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European Football Championship: Energy through redemption: Nagelsmann has to work night shift

European Football Championship: Energy through redemption: Nagelsmann has to work night shift
European Football Championship: Energy through redemption: Nagelsmann has to work night shift

Was that the special moment of the European Championship? Top joker Füllkrug and top strategist Kroos feel prepared for the knockout round. The national coach feels a special energy, but is worried about his defense.

The last-minute group victory had just been achieved when Julian Nagelsmann reported on a previously unknown problem at the European Championships – and he did not mean the impending loss of his entire central defense. More than Harry Kane and his Englishman as the national football team’s first possible knockout opponent, Julian Nagelsmann fears a large swarm of annoying insects. This could force the 36-year-old to rethink his approach when observing the four remaining candidates for the round of 16 in the team’s headquarters in Herzogenaurach late on Tuesday evening.

“We always have a big screen outside where many of the players watch the games. However, we have a terrible mosquito plague, so we have to see if there is a bit of wind. Otherwise we go to the office and watch it,” said the 36-year-old about his TV plans.

Withstand adversity, turn things around with a substitute strategy. Alongside the problem with the little Franconian bloodsuckers, this was actually the main issue for the national coach after the 1:1 draw against Switzerland and the “energy explosion” caused by the late equalizer from super-sub Niclas Füllkrug.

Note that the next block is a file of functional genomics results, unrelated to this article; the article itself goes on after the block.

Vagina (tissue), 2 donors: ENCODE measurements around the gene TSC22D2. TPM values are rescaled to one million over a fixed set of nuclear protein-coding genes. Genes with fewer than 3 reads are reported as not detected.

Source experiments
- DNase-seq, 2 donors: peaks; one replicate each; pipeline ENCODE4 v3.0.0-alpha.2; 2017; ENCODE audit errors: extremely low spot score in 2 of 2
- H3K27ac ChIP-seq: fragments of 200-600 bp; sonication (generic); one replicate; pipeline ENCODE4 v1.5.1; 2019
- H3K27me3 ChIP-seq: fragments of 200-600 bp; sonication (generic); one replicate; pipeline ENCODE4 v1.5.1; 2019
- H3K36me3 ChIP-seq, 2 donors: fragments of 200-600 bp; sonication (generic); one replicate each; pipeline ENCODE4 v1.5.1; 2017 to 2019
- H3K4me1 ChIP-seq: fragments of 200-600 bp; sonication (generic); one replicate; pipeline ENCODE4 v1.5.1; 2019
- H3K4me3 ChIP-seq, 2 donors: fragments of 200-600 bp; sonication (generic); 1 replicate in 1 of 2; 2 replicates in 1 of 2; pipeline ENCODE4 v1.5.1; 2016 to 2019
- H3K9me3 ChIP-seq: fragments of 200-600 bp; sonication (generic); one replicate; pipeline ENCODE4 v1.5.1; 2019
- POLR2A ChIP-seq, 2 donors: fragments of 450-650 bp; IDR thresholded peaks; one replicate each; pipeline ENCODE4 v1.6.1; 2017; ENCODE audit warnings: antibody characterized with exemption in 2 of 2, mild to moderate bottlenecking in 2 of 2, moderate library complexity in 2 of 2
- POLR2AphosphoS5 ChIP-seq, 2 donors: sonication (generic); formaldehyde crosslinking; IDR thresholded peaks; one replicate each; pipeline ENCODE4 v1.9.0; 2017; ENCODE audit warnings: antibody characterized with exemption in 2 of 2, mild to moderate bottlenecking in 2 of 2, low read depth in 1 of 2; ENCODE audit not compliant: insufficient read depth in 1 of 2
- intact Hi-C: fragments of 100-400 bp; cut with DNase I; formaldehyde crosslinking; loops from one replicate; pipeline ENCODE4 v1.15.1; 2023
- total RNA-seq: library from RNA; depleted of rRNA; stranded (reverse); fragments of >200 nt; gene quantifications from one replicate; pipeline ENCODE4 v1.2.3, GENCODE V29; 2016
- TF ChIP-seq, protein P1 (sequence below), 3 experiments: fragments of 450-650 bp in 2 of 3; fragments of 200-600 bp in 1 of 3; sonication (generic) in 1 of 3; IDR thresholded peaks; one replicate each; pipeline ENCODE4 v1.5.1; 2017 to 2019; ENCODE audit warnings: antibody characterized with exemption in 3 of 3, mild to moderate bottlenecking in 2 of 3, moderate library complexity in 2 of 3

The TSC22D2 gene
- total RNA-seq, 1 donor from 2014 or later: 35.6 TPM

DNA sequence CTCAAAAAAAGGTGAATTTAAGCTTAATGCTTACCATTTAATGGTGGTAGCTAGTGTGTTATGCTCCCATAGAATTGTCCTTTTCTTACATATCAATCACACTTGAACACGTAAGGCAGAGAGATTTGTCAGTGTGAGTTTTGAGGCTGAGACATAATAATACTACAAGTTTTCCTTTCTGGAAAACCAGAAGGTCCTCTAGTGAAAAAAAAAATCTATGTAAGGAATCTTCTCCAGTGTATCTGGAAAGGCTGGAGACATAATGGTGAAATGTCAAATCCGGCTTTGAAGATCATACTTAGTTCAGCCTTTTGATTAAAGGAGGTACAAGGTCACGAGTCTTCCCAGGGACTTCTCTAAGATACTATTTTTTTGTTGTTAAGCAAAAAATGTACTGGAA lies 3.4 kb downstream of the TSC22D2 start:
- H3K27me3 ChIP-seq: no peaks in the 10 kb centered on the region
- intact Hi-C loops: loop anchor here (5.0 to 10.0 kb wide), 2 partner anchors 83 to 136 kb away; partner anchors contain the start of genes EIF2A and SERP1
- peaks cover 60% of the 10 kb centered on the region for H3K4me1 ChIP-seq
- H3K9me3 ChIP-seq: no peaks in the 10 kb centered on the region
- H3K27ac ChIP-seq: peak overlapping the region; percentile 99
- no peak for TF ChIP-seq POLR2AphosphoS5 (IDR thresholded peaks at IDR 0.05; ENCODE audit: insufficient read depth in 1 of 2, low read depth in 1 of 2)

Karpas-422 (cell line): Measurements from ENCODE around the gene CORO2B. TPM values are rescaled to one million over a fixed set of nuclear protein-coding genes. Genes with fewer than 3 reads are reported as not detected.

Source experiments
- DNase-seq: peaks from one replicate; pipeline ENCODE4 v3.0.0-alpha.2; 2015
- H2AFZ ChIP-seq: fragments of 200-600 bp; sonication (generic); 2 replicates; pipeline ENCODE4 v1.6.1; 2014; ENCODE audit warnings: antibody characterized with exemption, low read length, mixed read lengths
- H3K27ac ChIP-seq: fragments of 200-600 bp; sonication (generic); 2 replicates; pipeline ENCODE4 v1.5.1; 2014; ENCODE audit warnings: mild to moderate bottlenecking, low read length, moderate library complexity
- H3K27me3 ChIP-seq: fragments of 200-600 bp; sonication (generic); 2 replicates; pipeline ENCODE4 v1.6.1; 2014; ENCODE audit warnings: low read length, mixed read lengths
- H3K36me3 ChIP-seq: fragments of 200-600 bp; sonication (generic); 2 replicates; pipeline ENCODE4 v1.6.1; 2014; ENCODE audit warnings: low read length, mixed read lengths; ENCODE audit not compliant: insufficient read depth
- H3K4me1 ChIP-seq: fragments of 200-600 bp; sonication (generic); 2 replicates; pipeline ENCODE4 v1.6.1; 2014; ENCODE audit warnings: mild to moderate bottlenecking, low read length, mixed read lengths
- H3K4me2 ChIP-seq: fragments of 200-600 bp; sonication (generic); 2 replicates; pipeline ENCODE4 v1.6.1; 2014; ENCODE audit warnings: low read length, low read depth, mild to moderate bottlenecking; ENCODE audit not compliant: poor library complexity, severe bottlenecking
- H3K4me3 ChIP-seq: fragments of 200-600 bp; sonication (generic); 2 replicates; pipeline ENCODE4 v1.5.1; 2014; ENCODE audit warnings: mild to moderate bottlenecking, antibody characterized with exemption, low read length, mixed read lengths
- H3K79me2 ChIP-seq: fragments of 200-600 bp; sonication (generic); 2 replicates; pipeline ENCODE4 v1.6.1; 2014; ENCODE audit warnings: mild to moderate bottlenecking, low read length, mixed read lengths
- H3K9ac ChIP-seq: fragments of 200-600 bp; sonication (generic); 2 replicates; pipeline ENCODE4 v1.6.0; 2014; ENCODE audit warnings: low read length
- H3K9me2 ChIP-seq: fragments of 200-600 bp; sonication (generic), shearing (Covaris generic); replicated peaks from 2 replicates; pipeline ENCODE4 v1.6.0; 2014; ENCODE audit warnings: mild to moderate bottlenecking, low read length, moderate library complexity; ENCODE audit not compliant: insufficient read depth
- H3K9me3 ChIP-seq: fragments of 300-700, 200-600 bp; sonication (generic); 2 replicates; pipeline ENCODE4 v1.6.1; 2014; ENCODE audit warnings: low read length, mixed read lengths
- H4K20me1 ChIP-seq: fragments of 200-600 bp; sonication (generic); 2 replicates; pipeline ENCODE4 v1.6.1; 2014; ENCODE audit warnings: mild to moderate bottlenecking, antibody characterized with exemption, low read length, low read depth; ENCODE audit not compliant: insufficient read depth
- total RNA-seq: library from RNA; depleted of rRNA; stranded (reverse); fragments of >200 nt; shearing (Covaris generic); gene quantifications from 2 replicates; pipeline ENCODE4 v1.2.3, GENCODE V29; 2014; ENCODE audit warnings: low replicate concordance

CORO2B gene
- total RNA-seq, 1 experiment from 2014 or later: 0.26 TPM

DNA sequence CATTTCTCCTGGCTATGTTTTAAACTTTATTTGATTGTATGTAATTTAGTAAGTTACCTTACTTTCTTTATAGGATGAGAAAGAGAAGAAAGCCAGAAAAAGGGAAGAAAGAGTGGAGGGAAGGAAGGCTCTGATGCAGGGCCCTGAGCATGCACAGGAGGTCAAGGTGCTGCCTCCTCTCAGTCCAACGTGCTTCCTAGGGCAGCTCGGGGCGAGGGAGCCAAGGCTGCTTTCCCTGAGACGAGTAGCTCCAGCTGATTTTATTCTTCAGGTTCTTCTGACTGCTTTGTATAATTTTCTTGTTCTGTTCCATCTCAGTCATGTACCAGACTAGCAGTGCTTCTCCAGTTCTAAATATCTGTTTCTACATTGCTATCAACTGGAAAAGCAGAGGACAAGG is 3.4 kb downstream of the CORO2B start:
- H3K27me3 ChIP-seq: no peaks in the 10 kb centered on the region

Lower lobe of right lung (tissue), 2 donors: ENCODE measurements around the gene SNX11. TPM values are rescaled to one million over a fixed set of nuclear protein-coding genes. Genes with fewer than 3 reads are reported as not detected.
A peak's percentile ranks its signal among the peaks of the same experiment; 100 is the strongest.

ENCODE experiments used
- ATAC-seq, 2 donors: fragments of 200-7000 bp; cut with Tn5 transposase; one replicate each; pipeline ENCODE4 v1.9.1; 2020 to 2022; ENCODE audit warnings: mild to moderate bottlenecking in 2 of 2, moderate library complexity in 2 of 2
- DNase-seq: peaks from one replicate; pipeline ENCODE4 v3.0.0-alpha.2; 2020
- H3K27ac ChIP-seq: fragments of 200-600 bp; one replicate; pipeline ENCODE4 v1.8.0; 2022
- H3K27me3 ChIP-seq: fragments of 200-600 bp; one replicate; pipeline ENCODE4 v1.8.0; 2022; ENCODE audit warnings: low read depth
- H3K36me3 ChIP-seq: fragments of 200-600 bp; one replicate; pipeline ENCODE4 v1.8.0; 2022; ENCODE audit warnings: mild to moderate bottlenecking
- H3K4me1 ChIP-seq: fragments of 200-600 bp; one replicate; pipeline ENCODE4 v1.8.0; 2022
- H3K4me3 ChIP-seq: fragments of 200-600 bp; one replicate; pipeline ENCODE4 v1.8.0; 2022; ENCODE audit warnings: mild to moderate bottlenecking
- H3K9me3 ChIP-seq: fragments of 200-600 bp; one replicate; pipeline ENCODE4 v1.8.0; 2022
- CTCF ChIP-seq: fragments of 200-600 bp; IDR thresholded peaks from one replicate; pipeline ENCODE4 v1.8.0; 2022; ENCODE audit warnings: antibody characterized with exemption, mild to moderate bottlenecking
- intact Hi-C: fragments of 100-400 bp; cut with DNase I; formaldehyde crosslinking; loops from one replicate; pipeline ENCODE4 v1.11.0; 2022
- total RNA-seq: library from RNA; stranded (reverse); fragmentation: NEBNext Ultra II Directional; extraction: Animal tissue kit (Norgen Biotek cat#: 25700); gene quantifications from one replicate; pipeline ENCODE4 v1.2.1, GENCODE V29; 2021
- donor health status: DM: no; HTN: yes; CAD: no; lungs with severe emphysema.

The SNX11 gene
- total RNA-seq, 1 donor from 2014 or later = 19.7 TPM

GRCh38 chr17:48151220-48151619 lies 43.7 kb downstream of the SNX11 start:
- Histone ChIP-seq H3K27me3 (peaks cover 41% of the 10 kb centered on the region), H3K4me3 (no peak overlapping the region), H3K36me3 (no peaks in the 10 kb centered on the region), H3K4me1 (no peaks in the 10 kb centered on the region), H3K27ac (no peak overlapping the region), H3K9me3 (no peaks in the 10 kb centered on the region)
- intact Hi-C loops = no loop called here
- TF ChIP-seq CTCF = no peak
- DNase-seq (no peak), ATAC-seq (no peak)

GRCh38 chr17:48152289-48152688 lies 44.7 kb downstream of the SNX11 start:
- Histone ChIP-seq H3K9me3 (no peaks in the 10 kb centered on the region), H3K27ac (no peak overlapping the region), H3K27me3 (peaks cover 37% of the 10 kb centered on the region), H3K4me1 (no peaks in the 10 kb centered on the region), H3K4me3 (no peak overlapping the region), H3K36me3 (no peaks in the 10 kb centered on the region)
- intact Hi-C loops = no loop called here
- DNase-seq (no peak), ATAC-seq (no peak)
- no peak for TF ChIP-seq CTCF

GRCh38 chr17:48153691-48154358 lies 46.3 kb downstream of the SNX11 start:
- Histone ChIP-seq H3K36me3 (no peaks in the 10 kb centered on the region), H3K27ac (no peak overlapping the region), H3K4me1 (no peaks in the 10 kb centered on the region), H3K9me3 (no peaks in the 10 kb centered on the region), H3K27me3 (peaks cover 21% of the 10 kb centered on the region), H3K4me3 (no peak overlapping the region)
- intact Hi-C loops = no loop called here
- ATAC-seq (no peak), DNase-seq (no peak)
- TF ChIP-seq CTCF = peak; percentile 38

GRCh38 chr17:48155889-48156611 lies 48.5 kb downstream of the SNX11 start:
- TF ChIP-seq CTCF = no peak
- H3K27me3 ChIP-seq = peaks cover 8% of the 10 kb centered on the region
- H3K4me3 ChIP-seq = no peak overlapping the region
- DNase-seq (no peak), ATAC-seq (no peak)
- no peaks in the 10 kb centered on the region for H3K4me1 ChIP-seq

Question mark behind Rüdiger

Another risk signal was the diagnosis of Antonio Rüdiger’s strained thigh on Monday. If the second central defender is also out after the yellow-card suspension of Jonathan Tah, Nagelsmann will have to completely reorganize the defensive center. Nico Schlotterbeck and Waldemar Anton would have to step in as backups – a potentially high-stakes game is looming.

The signals that Nagelsmann otherwise receives from his team can, however, make the national coach confident that the mechanisms will work in the first all-or-nothing game on Saturday (9 p.m.) in the packed Dortmund football temple. No matter who the opponents are: England, Denmark, Slovenia or Serbia. “We have shown again and again that we can deal with being behind, that we believe in ourselves until the end. That helps the team,” said Toni Kroos.

But the six-time Champions League winner knows exactly what is required now. Otherwise, his great career will end three games too early in the European Championship round of 16. “Now come the games in which we have to be variable, in which we have to react to different scores,” demanded the 34-year-old. Like against Switzerland. Like Nagelsmann, Kroos assures: “I believe that we are prepared.”

Salvation brings energy